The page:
Keep us posted on that azalea - I can't get them to grow here for some reason.  Rhododendrons do well here.

I planted a gogi berry last fall.  It is leafing out now, so survived the winter.  Kind of a puny plant but they say they are vigorous.  THEN, I found some packages of gogi berry at Home Depot for 4.95 so I bought one of those too.  Those were really puny, probably not worth buying.

My 2 hybrid chestnut trees came this week, and I planted them. 

I've concluded that I probably won't be planting many more trees.  Planted a small forest the past few years.  I finally cleared out most of my arborist chip mulch pile this week, and removed two native maple seedlings.  Didn't want to waste nice trees so I planted them in open spots in the woods on my property's edge.   Maybe one day they will grow tall and strong and their roots will keep the soil stable.

Stormy today.  I keep wandering around my plums cherrys and peaches looking into the flowers to see if tiny fruits will form.

Comment by Randall Smith on April 7, 2017 at 7:41am

Finally (!), my ordered trees, etc., came. It's been too cold and windy to plant them yet. Maybe this weekend. The Northern James pecan cost me $73! Hope I live long enough to get my money back, although at this point, I don't really care. 

By the way, my other tree is a Blue Damson plum ($22).I also bought a "Dynamite goji berry" bush. It looks small a sickly. I've tried growing one before and failed.

And, surprise! They sent a free azalea plant. It's blooming. I'm not sure if my zone (5) will support it.

Comment by Bead Bum on April 7, 2017 at 12:11am

Hi Joan,

Thanks much for the links and pointers (funny, I had been on the site for the 1st one earlier today!) Of course I just bought seeds recently but I think I’ll still check out the disease resistant varieties, like you suggested.

Since my 1st post some of the leaves developed even more, smaller brown spots, and last night I discovered a white substance on the surface of the clay pebbles of nearly all the pots, both totes. Argh! Disappointing for sure, but, at the same time I’m kind of glad this is happening early on, when I’m in the learning and experimenting stages anyway.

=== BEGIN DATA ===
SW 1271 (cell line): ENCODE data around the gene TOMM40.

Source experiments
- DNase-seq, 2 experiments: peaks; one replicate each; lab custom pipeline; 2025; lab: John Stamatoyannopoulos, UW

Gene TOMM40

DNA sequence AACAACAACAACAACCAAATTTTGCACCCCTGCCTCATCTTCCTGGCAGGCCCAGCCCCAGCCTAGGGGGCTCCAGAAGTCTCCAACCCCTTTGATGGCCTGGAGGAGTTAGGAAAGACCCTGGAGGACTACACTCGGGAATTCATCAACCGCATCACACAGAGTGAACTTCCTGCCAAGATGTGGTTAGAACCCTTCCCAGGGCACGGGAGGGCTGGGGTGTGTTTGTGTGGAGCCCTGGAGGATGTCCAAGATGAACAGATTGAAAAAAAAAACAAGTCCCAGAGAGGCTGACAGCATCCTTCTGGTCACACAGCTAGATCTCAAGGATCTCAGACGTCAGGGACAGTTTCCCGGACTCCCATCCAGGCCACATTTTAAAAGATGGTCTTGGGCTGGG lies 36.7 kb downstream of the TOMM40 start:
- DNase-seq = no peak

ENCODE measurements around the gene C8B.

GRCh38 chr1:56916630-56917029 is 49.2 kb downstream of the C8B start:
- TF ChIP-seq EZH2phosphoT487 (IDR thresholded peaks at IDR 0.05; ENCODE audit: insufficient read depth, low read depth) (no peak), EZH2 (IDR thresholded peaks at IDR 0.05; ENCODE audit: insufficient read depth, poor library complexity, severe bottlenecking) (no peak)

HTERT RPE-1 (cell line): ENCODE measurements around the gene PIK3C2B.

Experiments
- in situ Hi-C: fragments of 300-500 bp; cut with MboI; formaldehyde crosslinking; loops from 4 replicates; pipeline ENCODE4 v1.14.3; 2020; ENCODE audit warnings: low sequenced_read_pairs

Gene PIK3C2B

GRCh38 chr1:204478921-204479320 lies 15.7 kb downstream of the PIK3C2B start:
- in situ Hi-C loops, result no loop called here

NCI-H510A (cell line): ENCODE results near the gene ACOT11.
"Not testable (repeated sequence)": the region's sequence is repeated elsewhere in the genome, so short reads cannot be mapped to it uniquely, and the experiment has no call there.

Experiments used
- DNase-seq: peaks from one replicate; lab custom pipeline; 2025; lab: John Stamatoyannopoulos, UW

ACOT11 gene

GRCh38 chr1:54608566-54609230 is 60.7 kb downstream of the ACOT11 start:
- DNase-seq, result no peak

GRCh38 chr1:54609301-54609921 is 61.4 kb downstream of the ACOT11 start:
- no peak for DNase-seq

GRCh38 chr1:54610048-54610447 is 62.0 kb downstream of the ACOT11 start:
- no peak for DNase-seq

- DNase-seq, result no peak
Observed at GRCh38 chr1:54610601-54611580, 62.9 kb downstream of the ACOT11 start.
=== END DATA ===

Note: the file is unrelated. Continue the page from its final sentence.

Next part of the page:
I believe I’ve identified the white substance as salt buildup, not a mold or disease, and most likely it’s related to the nutrient solution. We did have some problems with the scales when weighting that out and it wasn’t as exact as it should be. Another thing to remedy!

As for the brown spots, I’m thinking that may have occurred after the temp. in the grow room was too hot for a couple of days last week and I should have had a fan going to circulate the air in there sooner. Lettuce doesn’t care for heat, and add in the humidity, in a room as opposed to outdoors, and not enough air circulation. It’s easy to see how that would be entirely too hospitable for molds and diseases. So, good air circulation at all times, watch the temp. and humidity.

There are a couple of other mistakes I was making, like the way I was harvesting leaves (not enough).

The greenhouse mix is ready to harvest, which we’ll do tomorrow night and use with some of the romaine. For the next grow I’m aiming for much more accurate weighing of nutrients, and will plant bell peppers, swiss chard and one new lettuce variety.

Nice to meet ya’ll! And thanks again.